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Food in Russia: what's hot in a cold country

Buckwheat: Eat It Like A Russian

Why A Buckwheat?

I know you heard about buckwheat. It is a ‘healthy grain’ that doesn’t contain gluten, but is rich in protein and iron. You can find in organic cereals, bread and pastry. Raw folks sprout it and the French make their famous galettes. Blah-blah. You probably know it already.

By the way, do you know buckwheat isn’t a cereal at all? Wheat, rice, millet, oats, barley, corn and rye, they all are Monocotyledons (Poaceae family), while buckwheat comes from Polygonaceae family and is a Dicotyledon (together with amaranth and quinoa also known as healthy grains).

Now let us finish with botany and start some real talk.

Brown vs. Green

Buckwheat (‘grechka’ or ‘grecha’) is very common in Russia. You won’t believe me, but we even have a very popular monodiet where all you’re supposed to eat is plain cooked buckwheat (sometimes without salt)! Ha-ha. But that isn’t how you should use buckwheat anyway.

Let’s look how buckwheat looks like here – you gotta be surpised.

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Yep, it’s brown – because it’s roasted.

This difference is familiar to every Russian who ever tried to buy buckwheat abroad. In healthy shops in Europe and America you probably see something like this:

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Green (not roasted) buckwheat is actually very good too. You can sprout it which is impossible with roasted one. But it tastes differently, it’s not typisch Russisch and it’ll get mushy after cooking. Buckwheat we eat in Russia is nice and fluffy so you can see every little grain.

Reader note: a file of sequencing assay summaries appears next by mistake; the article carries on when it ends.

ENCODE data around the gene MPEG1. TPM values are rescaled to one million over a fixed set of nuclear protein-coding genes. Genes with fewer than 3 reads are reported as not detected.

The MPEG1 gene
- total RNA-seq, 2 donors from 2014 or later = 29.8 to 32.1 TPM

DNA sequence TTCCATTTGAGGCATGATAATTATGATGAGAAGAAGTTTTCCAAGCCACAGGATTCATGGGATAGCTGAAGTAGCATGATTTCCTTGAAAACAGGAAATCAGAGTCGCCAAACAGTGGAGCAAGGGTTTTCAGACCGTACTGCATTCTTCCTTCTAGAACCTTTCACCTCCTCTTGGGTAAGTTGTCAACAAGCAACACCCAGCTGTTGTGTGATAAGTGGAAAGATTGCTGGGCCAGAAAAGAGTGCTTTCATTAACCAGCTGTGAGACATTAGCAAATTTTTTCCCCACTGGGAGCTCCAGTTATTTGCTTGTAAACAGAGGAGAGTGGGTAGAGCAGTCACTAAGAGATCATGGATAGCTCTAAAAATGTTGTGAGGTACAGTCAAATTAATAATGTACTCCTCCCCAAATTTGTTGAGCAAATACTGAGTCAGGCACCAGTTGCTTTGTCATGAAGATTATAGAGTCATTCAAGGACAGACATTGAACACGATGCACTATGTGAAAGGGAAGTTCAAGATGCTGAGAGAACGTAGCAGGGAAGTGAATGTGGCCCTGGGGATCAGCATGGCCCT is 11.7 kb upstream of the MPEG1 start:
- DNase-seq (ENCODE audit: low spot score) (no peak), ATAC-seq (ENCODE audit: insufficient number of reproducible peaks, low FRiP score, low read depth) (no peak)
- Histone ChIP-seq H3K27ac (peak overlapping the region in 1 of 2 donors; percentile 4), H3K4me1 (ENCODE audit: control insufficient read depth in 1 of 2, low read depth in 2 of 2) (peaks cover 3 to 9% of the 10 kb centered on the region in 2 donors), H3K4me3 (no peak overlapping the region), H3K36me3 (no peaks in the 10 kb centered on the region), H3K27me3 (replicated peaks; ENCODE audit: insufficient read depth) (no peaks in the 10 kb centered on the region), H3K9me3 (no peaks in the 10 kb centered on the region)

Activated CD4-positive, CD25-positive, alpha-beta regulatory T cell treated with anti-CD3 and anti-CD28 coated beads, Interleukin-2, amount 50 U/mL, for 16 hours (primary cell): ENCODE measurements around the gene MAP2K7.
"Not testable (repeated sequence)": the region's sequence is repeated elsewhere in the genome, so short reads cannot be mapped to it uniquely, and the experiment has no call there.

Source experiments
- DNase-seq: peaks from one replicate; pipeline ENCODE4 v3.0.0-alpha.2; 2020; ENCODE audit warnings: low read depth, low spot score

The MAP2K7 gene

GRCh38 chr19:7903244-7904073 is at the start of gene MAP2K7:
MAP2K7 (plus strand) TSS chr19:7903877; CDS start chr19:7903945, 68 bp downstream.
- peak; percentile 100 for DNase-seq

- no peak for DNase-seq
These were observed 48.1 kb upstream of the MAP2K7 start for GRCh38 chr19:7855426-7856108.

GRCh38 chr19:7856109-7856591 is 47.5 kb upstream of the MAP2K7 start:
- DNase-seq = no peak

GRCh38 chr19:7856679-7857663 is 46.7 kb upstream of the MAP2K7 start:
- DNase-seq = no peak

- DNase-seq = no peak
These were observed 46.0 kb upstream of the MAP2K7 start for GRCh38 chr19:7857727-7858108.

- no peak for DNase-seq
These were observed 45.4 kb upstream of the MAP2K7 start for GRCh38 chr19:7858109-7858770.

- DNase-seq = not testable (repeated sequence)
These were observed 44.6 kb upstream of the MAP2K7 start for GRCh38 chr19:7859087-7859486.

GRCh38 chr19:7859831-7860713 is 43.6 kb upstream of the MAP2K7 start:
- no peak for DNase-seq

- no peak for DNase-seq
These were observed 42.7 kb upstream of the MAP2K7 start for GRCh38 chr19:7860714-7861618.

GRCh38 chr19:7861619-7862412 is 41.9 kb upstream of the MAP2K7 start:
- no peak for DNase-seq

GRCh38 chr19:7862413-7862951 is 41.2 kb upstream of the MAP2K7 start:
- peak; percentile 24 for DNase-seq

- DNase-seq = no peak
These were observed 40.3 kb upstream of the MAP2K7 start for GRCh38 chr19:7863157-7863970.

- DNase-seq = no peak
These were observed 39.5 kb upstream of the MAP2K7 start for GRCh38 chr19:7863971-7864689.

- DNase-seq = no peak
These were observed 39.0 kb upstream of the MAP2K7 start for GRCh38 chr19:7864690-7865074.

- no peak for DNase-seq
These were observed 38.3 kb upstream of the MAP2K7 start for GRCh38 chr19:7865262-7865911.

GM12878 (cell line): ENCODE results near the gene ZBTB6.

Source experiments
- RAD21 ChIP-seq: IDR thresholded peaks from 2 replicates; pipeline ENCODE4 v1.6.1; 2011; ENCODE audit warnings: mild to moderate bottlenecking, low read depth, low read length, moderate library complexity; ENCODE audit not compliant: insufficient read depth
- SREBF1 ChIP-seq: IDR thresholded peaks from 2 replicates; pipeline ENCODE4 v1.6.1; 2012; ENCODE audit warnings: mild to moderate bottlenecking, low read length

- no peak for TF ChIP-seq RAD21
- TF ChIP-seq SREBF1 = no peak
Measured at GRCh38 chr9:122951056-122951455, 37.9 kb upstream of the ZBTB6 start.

Don’t worry. Wherever in Europe/North America you are, there’re probably some Russians too. In that case, there are Russian shops somewhere. You can get a real stuff there.

Put On Your Apron

Cooking buckwheat is so simple even kids can do it. You only need to follow these rules:

#1. Stick to 1:2 (volume) ratio of buckwheat and water. That means you need to take 2 cups of water for 1 cup of dry buckwheat (you gonna have a BIG pot of it!). Put some salt in water.

#2. Put buckwheat in water only when it boils (not at the beginning!). Note: you need a pot with a tight lid.

#3. When you’ve done with #2, let the water boil for the second time, then reduce heat to very low.

#4. After that, forget about it for 15 – 20 minutes. If you still want to check, you should see fluffy grains on top and no water within view. After that turn the heat off and let the super-duper-grain stay covered for another 10 – 20 minutes.

You should see something like that then:

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Fluff it slightly with a fork:

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And now it’s ready to be eaten!

Note: it’s ok with buckwheat if you undercook it (leave some water on the bottom) if you let it stay with heat off. Some people even simply pour boiled water on the grains and let it stay overnight (or some hours). But it’s not how it’s commonly done.

Quick Note On Fats

Since buckwheat is so fluffy and a little dry you definitely want to put some fats in it. (Or sauces. Or both.)

First of all, olive oil came to Russia not that long ago. So I suggest you save it for other dishes.

I heard about idea that you can get real Russian taste of buckwheat porridge only if you add butter. I’d tell you I quite agree with it, although I usually add ghee (just because I mostly have ghee on hand). Or clarified butter.  And you don’t even need much of it: 4 – 10 g per portion would work very well.

Note: animal fat (e.g. from poultry) pairs very well with buckwheat too.